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1 - The civil law in European codes

Published online by Cambridge University Press:  30 July 2009

Reinhard Zimmermann
Affiliation:
Director of the Max Planck Institute Hamburg, Germany
Hector L. MacQueen
Affiliation:
University of Edinburgh
Antoni Vaquer
Affiliation:
Universitat de Lleida
Santiago Espiau Espiau
Affiliation:
Universitat de Lleida
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Summary

The European codes: background and significance

I have been asked to discuss the civil law in European codes. This is not as straightforward a task as it may appear at first glance. We should, at the outset, therefore reflect on the background, scope and significance of the terms used in the title of my chapter. A code, or codification, in the modern technical sense of the word, is a peculiar kind of statute. Like all other statutes, it is enacted by a legislature, and its application is therefore backed by the authority of the state for which that legislature is competent to make laws. Its characteristic features are, firstly, that a codification must aim at being comprehensive. It has to provide a regulation not only for a number of specific issues but has to cover a field of law in its entirety. Secondly, a codification constitutes an attempt to present its subject matter as a logically consistent whole of legal rules and institutions. It provides both the conceptual framework and intellectual fulcrum for any further doctrinal refinement and judicial or legislative development of the law.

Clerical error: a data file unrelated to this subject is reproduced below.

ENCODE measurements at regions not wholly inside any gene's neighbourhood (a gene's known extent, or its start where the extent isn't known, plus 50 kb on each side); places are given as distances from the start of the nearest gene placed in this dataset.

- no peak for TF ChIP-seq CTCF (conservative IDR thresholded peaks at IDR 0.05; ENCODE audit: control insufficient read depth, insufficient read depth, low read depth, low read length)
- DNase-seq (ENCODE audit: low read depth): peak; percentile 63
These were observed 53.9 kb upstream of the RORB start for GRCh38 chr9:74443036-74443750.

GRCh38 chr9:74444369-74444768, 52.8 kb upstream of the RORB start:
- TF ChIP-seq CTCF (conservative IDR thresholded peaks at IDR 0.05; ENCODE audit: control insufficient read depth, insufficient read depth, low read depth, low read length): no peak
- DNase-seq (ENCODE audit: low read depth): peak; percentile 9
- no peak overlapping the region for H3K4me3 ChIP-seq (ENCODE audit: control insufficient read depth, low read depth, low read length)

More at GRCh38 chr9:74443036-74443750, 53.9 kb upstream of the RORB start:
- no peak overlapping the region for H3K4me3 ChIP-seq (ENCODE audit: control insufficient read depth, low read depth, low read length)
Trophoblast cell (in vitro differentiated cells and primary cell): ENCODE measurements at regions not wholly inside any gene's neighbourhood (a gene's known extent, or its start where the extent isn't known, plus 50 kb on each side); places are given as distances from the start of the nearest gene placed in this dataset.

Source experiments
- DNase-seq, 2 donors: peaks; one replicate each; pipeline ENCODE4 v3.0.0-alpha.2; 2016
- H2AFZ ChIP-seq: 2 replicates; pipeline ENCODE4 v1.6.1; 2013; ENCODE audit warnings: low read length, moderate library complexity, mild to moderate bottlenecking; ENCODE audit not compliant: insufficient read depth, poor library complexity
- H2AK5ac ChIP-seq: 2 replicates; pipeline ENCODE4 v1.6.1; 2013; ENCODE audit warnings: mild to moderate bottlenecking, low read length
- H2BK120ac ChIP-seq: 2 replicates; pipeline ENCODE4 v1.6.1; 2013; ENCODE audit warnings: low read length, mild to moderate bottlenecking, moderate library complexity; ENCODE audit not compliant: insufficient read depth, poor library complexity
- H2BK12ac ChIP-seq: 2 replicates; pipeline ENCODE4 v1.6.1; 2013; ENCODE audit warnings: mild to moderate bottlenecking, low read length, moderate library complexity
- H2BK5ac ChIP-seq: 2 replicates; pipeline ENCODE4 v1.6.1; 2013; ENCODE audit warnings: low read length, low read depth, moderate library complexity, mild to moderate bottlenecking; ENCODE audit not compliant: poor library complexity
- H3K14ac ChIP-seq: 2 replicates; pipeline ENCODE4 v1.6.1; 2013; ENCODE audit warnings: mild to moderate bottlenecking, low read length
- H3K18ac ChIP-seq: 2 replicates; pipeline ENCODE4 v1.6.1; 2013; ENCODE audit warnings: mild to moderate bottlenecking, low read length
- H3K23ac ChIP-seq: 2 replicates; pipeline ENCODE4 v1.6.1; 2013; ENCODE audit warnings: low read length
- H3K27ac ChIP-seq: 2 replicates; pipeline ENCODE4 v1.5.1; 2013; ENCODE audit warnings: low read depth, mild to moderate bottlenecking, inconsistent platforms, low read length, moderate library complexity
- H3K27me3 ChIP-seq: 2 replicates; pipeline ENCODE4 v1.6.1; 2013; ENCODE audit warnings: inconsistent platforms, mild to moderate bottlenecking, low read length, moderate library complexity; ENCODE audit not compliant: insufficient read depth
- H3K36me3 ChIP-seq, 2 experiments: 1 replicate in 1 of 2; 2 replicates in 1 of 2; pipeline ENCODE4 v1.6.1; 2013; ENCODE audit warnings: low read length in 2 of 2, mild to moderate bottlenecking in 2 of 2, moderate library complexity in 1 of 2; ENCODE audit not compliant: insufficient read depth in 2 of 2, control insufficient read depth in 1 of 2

Codification, as outlined in these few sentences, is a specific historical phenomenon that originated in late seventeenth- and eighteenth-century legal science. It was an enormously influential idea, that managed, within hardly more than 150 years, to recast the entire legal tradition on the European continent. It was much less successful in England.

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Publisher: Cambridge University Press
Print publication year: 2003

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